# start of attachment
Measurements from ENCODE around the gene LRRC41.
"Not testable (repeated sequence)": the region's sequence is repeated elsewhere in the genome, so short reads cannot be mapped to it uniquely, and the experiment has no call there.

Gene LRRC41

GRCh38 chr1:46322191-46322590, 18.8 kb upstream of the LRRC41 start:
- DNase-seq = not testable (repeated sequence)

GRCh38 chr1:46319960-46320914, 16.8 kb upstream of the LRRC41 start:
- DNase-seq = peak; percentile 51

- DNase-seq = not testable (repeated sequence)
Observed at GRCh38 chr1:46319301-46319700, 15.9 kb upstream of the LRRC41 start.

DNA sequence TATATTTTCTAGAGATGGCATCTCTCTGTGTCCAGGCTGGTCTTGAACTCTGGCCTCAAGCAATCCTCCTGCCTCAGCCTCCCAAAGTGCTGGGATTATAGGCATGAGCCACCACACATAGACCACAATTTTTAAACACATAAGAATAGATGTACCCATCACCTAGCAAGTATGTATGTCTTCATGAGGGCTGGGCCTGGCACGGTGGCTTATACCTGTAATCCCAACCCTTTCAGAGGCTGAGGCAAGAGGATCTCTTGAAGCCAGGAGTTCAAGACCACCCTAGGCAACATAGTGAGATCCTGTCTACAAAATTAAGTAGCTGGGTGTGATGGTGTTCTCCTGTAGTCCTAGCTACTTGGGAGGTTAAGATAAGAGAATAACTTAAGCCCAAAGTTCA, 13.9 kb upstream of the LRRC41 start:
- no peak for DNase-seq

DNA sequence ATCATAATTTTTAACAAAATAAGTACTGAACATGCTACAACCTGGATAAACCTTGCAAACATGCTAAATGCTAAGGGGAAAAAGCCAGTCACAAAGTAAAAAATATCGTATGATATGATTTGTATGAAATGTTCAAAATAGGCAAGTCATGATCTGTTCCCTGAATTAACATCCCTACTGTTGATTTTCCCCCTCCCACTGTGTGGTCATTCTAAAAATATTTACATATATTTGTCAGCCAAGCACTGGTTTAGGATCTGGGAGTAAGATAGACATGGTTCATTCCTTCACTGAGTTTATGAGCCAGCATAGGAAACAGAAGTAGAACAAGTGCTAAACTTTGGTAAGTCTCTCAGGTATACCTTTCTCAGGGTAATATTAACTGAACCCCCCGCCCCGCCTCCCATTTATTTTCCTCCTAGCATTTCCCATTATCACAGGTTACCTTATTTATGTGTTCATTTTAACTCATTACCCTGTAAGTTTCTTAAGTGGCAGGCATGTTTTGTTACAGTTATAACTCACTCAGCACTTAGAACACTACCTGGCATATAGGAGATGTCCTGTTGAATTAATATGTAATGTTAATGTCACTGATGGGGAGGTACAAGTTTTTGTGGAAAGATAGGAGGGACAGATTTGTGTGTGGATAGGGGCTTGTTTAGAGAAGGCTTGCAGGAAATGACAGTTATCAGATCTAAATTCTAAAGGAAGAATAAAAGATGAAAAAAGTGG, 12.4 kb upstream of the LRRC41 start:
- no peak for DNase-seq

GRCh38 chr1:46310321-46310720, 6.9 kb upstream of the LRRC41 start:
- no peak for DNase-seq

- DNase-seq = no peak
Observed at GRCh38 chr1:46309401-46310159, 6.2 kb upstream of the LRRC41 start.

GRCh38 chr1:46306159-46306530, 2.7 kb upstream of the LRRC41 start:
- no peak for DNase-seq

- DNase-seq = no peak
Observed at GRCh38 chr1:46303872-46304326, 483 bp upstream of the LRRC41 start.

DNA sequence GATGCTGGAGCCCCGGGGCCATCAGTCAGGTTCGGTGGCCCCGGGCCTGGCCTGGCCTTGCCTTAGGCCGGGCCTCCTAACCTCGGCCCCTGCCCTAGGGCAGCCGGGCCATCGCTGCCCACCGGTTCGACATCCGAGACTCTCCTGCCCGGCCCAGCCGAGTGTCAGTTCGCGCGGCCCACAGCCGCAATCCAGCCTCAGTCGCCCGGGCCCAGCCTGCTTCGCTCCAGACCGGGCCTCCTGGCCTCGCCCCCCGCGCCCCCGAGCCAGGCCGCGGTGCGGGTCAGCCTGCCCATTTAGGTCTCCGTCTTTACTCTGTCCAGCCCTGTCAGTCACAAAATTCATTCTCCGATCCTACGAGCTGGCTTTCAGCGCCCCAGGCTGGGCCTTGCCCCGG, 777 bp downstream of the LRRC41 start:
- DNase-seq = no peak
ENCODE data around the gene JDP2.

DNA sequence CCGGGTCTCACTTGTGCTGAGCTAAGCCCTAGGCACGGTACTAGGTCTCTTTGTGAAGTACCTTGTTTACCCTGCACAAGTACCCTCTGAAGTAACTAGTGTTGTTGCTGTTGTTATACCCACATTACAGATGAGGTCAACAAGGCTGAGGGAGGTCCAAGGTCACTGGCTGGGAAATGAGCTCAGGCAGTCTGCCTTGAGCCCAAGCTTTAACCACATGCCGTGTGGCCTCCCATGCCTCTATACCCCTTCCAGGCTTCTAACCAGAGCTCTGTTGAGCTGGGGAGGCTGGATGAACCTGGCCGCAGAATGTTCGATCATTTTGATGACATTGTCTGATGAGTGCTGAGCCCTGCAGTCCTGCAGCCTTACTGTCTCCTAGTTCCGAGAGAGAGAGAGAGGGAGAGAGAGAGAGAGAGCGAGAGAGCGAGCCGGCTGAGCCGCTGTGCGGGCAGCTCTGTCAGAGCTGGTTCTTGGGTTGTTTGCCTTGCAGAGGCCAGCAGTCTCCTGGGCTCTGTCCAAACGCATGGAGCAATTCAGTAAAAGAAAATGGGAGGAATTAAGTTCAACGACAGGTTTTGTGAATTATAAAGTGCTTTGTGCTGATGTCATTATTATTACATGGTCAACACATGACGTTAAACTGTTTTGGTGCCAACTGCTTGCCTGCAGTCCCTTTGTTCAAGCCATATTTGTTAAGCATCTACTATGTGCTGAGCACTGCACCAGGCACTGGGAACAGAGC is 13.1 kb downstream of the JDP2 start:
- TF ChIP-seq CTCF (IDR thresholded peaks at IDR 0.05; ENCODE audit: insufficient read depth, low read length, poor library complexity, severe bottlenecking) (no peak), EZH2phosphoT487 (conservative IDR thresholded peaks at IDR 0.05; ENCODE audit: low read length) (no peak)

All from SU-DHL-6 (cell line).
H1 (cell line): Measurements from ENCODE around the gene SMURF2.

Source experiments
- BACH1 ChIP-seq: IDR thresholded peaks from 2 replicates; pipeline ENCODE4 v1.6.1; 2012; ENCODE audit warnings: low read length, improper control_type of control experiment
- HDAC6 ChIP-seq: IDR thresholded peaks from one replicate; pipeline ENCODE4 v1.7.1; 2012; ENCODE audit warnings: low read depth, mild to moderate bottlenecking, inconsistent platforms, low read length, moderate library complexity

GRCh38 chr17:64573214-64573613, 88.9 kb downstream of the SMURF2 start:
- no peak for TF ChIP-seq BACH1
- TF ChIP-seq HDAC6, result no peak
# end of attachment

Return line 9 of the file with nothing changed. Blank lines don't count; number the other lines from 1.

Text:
Observed at GRCh38 chr1:46319301-46319700, 15.9 kb upstream of the LRRC41 start.